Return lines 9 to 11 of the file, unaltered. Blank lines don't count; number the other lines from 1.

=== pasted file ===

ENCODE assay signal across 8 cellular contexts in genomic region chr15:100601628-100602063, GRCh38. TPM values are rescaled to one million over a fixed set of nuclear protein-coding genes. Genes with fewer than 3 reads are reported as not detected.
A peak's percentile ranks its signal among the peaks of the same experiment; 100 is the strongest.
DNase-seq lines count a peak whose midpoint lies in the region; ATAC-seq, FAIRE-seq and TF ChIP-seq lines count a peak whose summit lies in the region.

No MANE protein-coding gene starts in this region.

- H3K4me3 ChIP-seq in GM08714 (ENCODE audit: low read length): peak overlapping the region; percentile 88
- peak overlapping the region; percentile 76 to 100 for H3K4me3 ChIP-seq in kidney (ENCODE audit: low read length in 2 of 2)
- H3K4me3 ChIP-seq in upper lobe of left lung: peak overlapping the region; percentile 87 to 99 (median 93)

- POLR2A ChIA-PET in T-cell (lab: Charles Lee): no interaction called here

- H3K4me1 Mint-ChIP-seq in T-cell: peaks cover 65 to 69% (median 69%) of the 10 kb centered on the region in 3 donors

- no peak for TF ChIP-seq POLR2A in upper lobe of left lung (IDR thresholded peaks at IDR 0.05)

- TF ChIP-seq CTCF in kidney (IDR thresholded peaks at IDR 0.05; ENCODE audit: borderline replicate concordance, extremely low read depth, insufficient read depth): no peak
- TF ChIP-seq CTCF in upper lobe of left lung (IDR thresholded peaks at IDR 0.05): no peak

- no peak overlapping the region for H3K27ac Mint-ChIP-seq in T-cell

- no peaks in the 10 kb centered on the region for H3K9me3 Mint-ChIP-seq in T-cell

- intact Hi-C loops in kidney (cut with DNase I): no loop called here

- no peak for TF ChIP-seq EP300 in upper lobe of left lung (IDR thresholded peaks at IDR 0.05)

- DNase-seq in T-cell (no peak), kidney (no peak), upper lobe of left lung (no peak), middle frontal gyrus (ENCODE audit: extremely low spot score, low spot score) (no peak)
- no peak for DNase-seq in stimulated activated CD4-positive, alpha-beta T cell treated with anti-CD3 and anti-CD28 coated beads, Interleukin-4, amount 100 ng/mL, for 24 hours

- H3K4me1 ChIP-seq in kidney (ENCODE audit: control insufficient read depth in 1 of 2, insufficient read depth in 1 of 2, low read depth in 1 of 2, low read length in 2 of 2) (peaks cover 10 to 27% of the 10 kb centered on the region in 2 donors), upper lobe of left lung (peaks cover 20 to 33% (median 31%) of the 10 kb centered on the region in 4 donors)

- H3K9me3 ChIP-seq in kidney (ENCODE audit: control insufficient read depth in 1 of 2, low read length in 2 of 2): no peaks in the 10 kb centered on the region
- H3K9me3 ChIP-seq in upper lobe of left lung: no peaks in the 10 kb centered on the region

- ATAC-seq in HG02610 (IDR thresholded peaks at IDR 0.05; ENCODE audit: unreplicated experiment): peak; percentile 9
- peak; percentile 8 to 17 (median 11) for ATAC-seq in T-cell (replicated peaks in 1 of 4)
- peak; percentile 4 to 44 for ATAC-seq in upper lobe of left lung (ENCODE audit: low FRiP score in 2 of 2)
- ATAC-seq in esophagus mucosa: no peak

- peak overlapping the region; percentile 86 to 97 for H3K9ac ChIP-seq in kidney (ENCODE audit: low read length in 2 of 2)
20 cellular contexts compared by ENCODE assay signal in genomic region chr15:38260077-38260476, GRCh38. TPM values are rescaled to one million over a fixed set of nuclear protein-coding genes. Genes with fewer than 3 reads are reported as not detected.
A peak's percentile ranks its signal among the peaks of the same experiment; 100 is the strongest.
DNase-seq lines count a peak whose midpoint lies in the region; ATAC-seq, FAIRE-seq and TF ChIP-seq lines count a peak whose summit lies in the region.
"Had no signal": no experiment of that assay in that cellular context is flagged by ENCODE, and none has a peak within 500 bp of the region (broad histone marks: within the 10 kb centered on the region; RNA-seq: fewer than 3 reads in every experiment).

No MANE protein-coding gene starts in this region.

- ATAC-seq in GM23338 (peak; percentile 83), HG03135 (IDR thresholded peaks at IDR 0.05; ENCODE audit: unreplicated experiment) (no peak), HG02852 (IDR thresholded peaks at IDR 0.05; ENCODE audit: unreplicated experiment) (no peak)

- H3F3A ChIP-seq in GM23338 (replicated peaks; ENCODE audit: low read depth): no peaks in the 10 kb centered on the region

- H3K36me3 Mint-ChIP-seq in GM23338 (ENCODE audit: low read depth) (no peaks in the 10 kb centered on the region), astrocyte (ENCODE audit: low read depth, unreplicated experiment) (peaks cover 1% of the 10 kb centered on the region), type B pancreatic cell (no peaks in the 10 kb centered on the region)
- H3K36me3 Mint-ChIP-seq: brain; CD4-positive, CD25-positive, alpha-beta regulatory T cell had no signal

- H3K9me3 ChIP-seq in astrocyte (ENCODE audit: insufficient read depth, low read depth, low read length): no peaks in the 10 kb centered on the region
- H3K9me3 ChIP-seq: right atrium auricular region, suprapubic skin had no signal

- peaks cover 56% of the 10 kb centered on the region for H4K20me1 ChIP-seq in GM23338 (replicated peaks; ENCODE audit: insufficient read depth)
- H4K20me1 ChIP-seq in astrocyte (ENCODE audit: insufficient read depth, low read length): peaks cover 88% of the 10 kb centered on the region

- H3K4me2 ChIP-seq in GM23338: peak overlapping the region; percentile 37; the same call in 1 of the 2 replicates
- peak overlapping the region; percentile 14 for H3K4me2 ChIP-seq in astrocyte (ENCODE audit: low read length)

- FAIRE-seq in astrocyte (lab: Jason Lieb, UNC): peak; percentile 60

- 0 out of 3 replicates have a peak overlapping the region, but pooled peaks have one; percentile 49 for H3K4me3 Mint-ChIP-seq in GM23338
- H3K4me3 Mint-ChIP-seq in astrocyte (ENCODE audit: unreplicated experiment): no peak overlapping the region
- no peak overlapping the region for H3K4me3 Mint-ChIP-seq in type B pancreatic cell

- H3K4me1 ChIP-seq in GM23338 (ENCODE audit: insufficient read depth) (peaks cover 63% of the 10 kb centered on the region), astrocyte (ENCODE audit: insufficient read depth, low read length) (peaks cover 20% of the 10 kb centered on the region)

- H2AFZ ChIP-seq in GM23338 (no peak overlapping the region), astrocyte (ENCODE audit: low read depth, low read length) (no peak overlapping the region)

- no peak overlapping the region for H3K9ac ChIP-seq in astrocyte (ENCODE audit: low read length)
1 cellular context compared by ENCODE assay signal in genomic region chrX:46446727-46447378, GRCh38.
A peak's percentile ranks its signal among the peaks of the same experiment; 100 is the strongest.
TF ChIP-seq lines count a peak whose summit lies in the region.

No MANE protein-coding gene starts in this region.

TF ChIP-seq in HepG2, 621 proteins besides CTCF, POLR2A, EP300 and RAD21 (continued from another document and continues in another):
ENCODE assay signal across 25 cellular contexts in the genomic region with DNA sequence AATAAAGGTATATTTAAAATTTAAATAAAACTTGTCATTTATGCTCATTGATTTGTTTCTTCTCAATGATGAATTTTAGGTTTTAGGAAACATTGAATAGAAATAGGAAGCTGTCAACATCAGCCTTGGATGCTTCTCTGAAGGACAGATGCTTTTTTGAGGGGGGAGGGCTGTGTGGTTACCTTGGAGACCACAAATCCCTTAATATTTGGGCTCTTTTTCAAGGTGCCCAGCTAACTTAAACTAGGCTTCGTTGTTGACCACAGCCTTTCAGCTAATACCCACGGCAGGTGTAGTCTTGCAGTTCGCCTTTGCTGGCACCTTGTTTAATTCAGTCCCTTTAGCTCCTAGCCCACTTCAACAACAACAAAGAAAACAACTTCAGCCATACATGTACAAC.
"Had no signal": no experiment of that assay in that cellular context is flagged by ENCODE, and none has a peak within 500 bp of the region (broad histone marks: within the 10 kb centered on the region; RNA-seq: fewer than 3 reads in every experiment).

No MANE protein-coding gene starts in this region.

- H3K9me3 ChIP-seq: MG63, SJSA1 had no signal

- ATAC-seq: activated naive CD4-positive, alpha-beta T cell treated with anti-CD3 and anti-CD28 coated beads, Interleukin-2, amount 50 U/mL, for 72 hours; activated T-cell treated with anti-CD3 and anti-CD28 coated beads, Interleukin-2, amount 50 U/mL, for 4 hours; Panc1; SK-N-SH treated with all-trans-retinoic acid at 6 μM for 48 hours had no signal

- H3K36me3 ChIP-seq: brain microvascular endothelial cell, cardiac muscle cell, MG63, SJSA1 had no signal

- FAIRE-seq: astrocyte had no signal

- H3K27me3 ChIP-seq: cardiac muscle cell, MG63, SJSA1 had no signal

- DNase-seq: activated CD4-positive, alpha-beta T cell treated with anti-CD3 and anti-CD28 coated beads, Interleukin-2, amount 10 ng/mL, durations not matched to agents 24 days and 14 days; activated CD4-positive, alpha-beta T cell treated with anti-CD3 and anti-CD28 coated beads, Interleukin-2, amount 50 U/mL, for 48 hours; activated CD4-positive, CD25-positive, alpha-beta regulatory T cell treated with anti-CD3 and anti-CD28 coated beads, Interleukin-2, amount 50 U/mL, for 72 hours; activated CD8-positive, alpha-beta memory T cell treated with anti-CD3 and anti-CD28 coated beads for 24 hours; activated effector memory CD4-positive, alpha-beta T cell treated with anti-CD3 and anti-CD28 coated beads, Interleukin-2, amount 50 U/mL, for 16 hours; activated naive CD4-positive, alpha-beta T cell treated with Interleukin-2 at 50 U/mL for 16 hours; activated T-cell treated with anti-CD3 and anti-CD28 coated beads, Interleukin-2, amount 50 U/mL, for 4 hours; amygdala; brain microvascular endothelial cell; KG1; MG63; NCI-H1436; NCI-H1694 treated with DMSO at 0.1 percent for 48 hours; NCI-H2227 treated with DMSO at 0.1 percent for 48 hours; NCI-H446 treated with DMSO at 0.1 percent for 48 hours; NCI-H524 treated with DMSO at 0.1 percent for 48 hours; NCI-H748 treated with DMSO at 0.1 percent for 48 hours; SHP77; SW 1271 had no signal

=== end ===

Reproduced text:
- H3K4me1 Mint-ChIP-seq in T-cell: peaks cover 65 to 69% (median 69%) of the 10 kb centered on the region in 3 donors

- no peak for TF ChIP-seq POLR2A in upper lobe of left lung (IDR thresholded peaks at IDR 0.05)

- TF ChIP-seq CTCF in kidney (IDR thresholded peaks at IDR 0.05; ENCODE audit: borderline replicate concordance, extremely low read depth, insufficient read depth): no peak